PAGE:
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Has this generation gone on too long?

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This console generation is winding down, and there’s almost certainly going to be an imminent announcement of new hardware from Sony and Microsoft. Nintendo’s already revealed its next generation console – the Wii U – set for release at the end of this year. It’s been a long one; where consoles usually last for about five years before being technologically leapfrogged, we’ve been playing on our Xboxes, PlayStations and Wiis for (roughly) 6 years already  – with platform holders having promised a ten year cycle.

PC technology, as it does, has hurdled far past that of consoles, delivering incredibly more detailed, crisper visuals and better performance – on modestly priced hardware. One reason for that, possibly, is that PC gaming is being held back by current-generation consoles – and it’s got a lot of people wondering if perhaps it’s time for new consoles sooner rather than later. Square-Enix certainly seems to think so. In fact, they believe that Sony and Microsoft dragging the generation out is huge mistake.

"We have Sony and Microsoft talking about this generation lasting seven, eight, nine or even 10 years and it’s the biggest mistake they’ve ever made," says Square-Enix’s technology director Julien Merceron.

"This generation has been way too long, and I say this because you have a lot of developers that work on a new platform, and perhaps will not succeed, so they will wait for the next generation, and will jump on that platform. You could not do that with this generation though. So these developers went elsewhere to see if the grass was greener. They found web browsers, they found iOS, they found other things and a lot of them won’t come back to the hardware platforms. So you could look at it that thanks to Microsoft and Sony and the length of this generation, it helped the emergence of other platforms and helped them get strong before the next hardware comes out."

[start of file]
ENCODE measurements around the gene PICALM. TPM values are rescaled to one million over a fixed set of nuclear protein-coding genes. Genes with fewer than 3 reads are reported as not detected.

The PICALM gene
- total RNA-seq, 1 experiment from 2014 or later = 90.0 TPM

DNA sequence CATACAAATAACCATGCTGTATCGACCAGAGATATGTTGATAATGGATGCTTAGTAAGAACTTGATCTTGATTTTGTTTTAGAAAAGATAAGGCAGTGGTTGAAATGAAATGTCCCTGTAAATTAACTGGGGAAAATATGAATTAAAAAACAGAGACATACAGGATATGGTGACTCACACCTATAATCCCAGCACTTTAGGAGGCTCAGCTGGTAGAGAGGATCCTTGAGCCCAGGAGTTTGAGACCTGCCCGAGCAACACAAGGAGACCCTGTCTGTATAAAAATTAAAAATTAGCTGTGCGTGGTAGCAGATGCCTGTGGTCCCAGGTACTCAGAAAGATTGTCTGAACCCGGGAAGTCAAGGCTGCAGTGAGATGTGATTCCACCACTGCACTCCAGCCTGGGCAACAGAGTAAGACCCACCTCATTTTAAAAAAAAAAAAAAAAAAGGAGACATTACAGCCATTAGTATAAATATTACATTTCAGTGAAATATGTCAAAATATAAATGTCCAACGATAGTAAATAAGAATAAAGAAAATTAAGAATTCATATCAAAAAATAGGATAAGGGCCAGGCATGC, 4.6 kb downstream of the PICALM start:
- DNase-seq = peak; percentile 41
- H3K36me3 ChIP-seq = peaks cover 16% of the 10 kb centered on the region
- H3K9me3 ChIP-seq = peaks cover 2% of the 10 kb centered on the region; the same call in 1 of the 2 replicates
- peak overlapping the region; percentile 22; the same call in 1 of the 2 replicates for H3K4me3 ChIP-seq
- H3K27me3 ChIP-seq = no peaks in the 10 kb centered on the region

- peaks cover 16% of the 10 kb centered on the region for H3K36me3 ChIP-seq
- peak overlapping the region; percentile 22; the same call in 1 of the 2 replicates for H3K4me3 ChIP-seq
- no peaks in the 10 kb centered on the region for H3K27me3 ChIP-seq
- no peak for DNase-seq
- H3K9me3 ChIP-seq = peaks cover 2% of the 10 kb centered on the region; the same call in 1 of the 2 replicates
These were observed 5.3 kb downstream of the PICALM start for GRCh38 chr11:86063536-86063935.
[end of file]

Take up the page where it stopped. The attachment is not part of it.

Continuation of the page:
Merceron suggests that future console generations should be shorter – by utilising architecture that’s simpler to program for – and thus cheaper to produce.

He explained, "With a simple architecture you do give more chances to everybody, which I believe is very important based on the critical business situation we’re in. Games will be more costly. If you start to make the entry bar really high, more studios will die, more publishers will die, there’ll be less titles on platforms, etc. If you make it accessible, you give more chances to people, you’ll have a better portfolio at launch, but now you also have a problem with your longevity.

"Now you don’t need to manage longevity by complexity of programming, because your longevity is ensured by your online model. And I would suggest that maybe we don’t want long generations."

Technically challenging hardware, that developer need to take years to wrap their heads around certainly didn’t help Sony at the beginning of this generation; PS3 ports of games were nearly always inferior to their Xbox 360 counterparts – something developers largely put down to the PS3’s tricksy hardware. A platform that’s easier to develop for would have nullified those challenges – though it’s worth noting that those who’ve the time and resources to put in to PS3 development – such as Naughty dog – have managed to squeeze out visuals that the competition would struggle with.

Merceron’s talk of an “online model” becomes really interesting when you factor in Sony’s acquisition of game streaming service Gaikai – which potentially means you could already have a PlayStation 4. Couple that with talk of Microsoft’s next console being cheap to purchase, upgradeable and rely on a monthly subscription – and it seems that Merceron’s words could be prophetic.

Last Updated: July 11, 2012

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